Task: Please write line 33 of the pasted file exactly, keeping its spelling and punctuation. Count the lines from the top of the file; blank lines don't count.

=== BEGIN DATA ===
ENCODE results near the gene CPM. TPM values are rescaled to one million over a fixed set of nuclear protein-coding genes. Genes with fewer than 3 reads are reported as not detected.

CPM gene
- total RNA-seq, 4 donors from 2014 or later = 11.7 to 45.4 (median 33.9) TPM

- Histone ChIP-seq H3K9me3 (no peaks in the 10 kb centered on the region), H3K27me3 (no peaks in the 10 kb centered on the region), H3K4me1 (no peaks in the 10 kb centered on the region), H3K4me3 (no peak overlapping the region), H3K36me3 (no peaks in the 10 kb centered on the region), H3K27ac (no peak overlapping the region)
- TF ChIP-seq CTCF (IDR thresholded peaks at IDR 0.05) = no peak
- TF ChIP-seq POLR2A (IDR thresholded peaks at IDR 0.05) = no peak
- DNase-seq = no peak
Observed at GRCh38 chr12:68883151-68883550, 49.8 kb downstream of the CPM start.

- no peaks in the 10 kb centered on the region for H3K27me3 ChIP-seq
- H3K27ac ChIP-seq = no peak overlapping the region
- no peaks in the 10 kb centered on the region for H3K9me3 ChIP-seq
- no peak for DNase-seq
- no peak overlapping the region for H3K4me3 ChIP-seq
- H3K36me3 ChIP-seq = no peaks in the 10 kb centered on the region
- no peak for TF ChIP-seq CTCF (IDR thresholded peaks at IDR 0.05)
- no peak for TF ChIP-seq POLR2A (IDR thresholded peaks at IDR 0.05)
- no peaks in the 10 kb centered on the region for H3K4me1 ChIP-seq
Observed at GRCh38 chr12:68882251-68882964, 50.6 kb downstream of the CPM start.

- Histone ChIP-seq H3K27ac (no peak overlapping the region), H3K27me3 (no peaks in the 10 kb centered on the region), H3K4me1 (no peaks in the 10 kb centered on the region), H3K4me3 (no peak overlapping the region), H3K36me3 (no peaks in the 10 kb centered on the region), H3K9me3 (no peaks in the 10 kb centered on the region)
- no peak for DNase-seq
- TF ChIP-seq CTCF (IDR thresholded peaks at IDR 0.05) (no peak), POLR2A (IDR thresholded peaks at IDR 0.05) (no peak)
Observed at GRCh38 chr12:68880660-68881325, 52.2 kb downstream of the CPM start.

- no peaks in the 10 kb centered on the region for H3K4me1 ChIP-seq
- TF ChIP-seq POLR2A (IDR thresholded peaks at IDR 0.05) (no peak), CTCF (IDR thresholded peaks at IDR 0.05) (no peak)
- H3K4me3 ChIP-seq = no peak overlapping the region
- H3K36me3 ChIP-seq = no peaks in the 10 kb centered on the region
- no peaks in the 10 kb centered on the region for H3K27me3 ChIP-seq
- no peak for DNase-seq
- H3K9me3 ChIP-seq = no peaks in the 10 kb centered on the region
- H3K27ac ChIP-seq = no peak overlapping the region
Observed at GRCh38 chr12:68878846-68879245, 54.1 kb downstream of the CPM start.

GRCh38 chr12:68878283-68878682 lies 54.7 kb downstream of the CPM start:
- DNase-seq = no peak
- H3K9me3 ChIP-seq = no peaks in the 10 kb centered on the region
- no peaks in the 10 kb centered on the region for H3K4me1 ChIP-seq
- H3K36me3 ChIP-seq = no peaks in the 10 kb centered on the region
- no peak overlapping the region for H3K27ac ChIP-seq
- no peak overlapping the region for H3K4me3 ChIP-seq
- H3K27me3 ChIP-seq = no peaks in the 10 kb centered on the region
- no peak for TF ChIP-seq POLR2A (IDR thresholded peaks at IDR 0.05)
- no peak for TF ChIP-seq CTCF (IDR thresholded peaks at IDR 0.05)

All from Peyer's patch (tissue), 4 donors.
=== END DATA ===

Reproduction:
- DNase-seq = no peak